Is maternal posturing during labor efficient in preventing persistent occiput posterior position? A randomized controlled trial

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We sought to evaluate the efficacy of maternal posturing during labor on the prevention of persistent occiput posterior (OP) position.

Study Design

We conducted a randomized trial including 220 patients in labor with a single fetus in documented OP position. Main outcome was the proportion of anterior rotation from OP position.


The rates of anterior rotation were, respectively, 78.2% and 76.4% in the intervention group and the control group without significant difference (P = .748). Rates of instrumental and cesarean section deliveries were not significantly different between intervention and control groups (18.2% vs 19.1%, P = .89, and 19.1% vs 17.3%, P = .73, respectively). In intervention and control groups, persistent OP position rates were significantly higher among women who had cesarean section (71.4% and 89.5%, respectively) and an instrumental delivery (25% and 33.3%, respectively) than among women who achieved spontaneous vaginal birth (5.8% and 2.8%, respectively). In multivariable analysis, body mass index and parity were found to have significant and independent impact on the probability of fetal head rotation.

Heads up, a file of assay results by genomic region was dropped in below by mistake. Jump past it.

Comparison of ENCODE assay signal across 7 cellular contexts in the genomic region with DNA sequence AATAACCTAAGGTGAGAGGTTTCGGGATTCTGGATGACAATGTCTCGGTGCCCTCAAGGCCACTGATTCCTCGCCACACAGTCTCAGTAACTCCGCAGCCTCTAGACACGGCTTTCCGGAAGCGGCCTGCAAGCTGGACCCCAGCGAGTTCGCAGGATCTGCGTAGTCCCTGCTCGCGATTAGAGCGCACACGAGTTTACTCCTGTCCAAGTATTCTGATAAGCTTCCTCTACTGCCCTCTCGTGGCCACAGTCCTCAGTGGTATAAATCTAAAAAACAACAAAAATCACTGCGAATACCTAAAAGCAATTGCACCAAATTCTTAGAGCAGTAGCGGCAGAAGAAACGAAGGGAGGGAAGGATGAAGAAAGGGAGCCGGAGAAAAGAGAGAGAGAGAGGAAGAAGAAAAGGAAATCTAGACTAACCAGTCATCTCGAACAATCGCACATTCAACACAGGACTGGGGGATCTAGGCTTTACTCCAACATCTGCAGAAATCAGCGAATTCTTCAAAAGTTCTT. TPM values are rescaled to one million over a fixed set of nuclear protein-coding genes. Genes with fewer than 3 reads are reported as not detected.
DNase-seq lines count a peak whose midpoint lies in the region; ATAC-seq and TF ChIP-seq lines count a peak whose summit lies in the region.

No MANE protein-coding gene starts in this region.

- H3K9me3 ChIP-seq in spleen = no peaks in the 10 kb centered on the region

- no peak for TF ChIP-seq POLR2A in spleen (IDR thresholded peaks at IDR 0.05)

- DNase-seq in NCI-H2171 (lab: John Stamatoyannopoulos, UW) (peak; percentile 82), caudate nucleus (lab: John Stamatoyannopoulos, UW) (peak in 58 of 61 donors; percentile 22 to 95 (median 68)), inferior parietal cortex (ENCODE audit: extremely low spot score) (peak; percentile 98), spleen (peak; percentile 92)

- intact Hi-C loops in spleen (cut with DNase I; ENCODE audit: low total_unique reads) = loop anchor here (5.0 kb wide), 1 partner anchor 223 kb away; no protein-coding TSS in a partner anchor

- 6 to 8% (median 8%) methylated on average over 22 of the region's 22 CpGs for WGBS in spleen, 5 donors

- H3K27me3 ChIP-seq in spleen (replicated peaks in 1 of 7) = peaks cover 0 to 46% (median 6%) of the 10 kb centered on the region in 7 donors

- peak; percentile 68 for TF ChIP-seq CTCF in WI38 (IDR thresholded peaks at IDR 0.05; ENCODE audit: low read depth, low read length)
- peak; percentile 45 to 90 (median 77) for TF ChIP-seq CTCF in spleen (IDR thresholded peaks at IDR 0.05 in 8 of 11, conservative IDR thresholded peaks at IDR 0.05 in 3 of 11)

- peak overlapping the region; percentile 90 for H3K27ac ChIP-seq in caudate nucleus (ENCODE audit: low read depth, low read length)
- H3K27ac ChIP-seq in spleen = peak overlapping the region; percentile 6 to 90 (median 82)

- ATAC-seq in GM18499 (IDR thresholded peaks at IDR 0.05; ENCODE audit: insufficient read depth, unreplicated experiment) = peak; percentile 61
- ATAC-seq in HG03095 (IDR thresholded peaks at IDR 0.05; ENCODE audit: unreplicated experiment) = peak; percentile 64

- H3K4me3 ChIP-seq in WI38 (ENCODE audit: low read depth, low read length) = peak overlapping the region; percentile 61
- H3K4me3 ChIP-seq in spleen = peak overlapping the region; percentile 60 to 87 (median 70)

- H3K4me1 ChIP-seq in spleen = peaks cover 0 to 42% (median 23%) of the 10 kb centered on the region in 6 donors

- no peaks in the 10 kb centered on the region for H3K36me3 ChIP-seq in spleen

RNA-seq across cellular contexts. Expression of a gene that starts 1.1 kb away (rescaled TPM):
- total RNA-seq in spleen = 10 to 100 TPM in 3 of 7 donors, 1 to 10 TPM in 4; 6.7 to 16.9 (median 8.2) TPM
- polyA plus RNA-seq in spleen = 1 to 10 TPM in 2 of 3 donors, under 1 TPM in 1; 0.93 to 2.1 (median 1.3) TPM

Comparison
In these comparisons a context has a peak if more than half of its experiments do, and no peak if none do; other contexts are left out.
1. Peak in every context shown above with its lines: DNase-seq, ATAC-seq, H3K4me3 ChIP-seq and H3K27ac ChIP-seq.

Our study failed to demonstrate any maternal or neonatal benefit to a policy of maternal posturing for the management of OP position during labor.

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